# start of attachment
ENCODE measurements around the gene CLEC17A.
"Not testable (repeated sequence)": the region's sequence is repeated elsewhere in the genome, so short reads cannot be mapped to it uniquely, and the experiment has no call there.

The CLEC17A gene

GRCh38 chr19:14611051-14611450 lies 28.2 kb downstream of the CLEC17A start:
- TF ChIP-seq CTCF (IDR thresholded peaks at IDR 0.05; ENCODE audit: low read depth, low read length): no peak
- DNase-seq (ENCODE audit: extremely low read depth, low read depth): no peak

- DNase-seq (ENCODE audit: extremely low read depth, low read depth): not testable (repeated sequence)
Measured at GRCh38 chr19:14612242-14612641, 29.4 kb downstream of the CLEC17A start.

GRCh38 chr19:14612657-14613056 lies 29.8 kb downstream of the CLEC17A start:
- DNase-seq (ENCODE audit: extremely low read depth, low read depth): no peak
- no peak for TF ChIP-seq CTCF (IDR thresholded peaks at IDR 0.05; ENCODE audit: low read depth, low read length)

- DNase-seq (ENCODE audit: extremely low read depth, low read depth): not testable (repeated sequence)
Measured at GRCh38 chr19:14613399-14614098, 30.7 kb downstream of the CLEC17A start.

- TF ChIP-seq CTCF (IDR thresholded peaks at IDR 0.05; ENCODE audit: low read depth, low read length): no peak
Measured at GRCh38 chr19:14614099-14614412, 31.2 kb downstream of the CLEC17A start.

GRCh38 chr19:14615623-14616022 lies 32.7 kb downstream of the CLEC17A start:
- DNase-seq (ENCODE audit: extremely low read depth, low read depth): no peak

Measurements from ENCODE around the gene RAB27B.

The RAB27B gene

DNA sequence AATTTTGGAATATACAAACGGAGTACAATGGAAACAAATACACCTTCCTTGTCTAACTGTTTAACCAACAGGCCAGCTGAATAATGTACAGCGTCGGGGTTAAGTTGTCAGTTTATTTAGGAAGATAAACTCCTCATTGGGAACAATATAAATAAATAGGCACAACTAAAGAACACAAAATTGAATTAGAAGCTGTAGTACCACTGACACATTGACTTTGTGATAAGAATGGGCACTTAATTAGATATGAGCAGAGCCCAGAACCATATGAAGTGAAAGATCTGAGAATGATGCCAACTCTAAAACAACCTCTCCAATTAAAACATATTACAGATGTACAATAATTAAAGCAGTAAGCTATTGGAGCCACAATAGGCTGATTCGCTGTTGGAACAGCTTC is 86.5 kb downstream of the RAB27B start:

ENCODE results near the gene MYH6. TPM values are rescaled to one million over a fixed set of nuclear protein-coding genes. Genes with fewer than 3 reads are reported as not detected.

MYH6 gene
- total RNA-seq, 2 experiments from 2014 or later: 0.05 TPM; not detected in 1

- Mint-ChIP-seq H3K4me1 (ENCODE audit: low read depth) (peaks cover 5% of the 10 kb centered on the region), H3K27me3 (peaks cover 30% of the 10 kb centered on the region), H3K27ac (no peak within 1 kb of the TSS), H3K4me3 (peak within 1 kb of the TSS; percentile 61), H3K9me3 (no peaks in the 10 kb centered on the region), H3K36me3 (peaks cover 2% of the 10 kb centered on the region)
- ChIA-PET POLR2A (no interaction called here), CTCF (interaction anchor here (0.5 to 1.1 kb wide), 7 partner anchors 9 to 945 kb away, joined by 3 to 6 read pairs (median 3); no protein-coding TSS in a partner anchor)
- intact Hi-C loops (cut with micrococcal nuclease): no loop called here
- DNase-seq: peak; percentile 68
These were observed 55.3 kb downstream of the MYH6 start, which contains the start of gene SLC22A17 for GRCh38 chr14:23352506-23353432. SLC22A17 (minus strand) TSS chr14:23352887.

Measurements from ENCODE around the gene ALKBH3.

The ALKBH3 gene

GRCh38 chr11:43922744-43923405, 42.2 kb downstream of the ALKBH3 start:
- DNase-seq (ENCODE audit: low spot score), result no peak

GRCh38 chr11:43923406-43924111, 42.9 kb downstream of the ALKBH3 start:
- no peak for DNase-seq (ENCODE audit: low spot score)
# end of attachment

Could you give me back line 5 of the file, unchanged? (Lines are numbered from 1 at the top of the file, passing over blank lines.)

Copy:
- TF ChIP-seq CTCF (IDR thresholded peaks at IDR 0.05; ENCODE audit: low read depth, low read length): no peak